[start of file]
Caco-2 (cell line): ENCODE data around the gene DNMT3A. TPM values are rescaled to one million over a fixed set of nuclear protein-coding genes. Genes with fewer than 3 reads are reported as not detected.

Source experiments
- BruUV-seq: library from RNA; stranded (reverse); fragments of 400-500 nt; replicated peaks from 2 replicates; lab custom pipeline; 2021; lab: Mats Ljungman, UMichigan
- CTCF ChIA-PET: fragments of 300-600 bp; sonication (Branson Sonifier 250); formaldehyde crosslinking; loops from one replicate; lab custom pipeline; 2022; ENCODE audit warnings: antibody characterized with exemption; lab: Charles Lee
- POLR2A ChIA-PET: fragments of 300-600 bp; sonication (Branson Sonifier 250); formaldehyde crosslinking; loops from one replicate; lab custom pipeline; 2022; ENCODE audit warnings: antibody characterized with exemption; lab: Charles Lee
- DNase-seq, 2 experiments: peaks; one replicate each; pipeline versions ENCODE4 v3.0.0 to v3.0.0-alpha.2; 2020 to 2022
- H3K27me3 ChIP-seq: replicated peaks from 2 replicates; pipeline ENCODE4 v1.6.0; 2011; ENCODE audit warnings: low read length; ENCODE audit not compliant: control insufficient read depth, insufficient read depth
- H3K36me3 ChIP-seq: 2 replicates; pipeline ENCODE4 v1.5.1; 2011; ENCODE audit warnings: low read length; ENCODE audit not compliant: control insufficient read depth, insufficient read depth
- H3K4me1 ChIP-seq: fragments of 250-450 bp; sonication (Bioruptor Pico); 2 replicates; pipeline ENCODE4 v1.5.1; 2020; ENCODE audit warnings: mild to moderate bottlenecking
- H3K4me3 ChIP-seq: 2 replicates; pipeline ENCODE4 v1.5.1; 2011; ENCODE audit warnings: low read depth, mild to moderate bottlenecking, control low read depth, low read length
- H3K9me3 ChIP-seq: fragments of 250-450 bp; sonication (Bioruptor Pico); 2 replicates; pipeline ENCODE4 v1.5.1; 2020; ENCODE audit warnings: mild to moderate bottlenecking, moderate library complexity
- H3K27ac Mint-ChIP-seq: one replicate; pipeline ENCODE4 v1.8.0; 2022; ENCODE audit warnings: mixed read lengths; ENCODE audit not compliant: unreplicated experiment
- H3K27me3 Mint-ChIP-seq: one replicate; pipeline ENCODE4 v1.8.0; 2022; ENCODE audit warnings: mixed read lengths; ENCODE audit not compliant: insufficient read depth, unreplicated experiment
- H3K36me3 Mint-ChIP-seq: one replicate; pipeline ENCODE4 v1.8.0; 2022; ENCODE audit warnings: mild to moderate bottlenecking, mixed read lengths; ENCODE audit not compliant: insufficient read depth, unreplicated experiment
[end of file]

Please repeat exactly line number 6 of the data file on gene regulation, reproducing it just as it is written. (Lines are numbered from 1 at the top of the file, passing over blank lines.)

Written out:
- DNase-seq, 2 experiments: peaks; one replicate each; pipeline versions ENCODE4 v3.0.0 to v3.0.0-alpha.2; 2020 to 2022